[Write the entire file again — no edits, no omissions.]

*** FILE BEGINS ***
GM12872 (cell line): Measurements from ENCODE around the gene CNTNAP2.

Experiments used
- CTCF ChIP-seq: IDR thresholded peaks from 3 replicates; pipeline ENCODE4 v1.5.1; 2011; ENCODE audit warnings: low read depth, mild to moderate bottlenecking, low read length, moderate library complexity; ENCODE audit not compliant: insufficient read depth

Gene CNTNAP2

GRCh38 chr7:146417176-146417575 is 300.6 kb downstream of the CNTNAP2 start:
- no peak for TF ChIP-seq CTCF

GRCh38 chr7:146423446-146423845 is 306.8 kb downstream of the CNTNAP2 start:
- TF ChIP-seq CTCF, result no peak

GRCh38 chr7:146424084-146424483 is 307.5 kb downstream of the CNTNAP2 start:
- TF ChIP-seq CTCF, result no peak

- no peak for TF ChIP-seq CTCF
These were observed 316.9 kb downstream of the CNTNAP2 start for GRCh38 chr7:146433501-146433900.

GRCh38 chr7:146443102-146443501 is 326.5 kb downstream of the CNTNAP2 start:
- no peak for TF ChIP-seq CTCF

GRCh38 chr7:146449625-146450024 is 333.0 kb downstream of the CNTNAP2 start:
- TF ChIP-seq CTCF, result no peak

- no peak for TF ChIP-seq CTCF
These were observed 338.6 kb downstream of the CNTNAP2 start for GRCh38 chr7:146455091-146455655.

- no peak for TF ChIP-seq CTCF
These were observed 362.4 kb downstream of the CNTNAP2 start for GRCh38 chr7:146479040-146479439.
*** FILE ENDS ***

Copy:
GM12872 (cell line): Measurements from ENCODE around the gene CNTNAP2.

Experiments used
- CTCF ChIP-seq: IDR thresholded peaks from 3 replicates; pipeline ENCODE4 v1.5.1; 2011; ENCODE audit warnings: low read depth, mild to moderate bottlenecking, low read length, moderate library complexity; ENCODE audit not compliant: insufficient read depth

Gene CNTNAP2

GRCh38 chr7:146417176-146417575 is 300.6 kb downstream of the CNTNAP2 start:
- no peak for TF ChIP-seq CTCF

GRCh38 chr7:146423446-146423845 is 306.8 kb downstream of the CNTNAP2 start:
- TF ChIP-seq CTCF, result no peak

GRCh38 chr7:146424084-146424483 is 307.5 kb downstream of the CNTNAP2 start:
- TF ChIP-seq CTCF, result no peak

- no peak for TF ChIP-seq CTCF
These were observed 316.9 kb downstream of the CNTNAP2 start for GRCh38 chr7:146433501-146433900.

GRCh38 chr7:146443102-146443501 is 326.5 kb downstream of the CNTNAP2 start:
- no peak for TF ChIP-seq CTCF

GRCh38 chr7:146449625-146450024 is 333.0 kb downstream of the CNTNAP2 start:
- TF ChIP-seq CTCF, result no peak

- no peak for TF ChIP-seq CTCF
These were observed 338.6 kb downstream of the CNTNAP2 start for GRCh38 chr7:146455091-146455655.

- no peak for TF ChIP-seq CTCF
These were observed 362.4 kb downstream of the CNTNAP2 start for GRCh38 chr7:146479040-146479439.